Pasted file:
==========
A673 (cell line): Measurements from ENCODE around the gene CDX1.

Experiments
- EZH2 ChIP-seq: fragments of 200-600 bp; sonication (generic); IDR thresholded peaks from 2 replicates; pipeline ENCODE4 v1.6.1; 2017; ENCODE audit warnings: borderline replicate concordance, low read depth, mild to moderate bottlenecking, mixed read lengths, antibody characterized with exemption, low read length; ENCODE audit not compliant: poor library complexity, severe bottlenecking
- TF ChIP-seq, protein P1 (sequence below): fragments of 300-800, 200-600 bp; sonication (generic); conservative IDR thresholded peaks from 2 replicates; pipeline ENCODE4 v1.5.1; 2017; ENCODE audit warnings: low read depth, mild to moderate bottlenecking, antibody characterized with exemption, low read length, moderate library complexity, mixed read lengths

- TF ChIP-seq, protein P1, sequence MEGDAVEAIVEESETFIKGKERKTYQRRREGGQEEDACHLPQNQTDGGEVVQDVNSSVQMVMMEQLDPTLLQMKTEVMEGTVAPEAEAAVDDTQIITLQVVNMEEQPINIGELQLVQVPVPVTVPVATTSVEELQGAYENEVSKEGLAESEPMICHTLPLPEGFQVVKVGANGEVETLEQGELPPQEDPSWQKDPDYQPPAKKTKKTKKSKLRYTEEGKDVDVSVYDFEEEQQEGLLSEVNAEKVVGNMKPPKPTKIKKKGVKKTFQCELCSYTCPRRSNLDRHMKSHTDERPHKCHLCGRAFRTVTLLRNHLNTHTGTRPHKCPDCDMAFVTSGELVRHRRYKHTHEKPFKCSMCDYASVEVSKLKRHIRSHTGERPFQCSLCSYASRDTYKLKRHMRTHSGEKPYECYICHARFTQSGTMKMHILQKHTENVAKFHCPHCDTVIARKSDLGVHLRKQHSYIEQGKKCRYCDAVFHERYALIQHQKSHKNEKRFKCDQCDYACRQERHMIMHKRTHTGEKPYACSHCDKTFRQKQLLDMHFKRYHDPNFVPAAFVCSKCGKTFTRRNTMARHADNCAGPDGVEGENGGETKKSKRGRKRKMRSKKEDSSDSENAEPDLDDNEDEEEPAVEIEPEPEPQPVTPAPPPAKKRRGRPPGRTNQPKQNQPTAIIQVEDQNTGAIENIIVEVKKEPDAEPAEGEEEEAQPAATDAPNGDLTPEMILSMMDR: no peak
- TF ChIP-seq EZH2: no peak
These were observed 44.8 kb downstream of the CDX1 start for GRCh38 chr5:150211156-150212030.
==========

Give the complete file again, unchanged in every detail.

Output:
A673 (cell line): Measurements from ENCODE around the gene CDX1.

Experiments
- EZH2 ChIP-seq: fragments of 200-600 bp; sonication (generic); IDR thresholded peaks from 2 replicates; pipeline ENCODE4 v1.6.1; 2017; ENCODE audit warnings: borderline replicate concordance, low read depth, mild to moderate bottlenecking, mixed read lengths, antibody characterized with exemption, low read length; ENCODE audit not compliant: poor library complexity, severe bottlenecking
- TF ChIP-seq, protein P1 (sequence below): fragments of 300-800, 200-600 bp; sonication (generic); conservative IDR thresholded peaks from 2 replicates; pipeline ENCODE4 v1.5.1; 2017; ENCODE audit warnings: low read depth, mild to moderate bottlenecking, antibody characterized with exemption, low read length, moderate library complexity, mixed read lengths

- TF ChIP-seq, protein P1, sequence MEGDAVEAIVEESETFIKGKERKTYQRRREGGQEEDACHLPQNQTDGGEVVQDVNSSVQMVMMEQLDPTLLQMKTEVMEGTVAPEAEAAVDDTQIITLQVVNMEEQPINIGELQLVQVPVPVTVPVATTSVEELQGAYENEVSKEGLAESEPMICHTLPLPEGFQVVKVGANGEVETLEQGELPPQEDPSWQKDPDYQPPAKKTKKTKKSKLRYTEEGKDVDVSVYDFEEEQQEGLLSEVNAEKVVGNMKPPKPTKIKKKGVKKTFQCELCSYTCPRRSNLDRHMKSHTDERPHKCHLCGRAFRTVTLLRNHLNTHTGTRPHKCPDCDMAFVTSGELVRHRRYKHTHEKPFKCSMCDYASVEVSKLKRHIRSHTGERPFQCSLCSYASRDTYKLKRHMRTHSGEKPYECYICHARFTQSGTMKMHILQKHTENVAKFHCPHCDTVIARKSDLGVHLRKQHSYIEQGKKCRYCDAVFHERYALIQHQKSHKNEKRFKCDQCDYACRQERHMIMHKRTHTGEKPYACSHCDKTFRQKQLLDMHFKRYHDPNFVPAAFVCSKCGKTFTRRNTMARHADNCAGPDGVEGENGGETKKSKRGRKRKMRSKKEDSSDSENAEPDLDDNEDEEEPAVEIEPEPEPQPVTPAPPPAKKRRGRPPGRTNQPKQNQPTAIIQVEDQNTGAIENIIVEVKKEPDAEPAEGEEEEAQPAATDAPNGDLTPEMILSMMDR: no peak
- TF ChIP-seq EZH2: no peak
These were observed 44.8 kb downstream of the CDX1 start for GRCh38 chr5:150211156-150212030.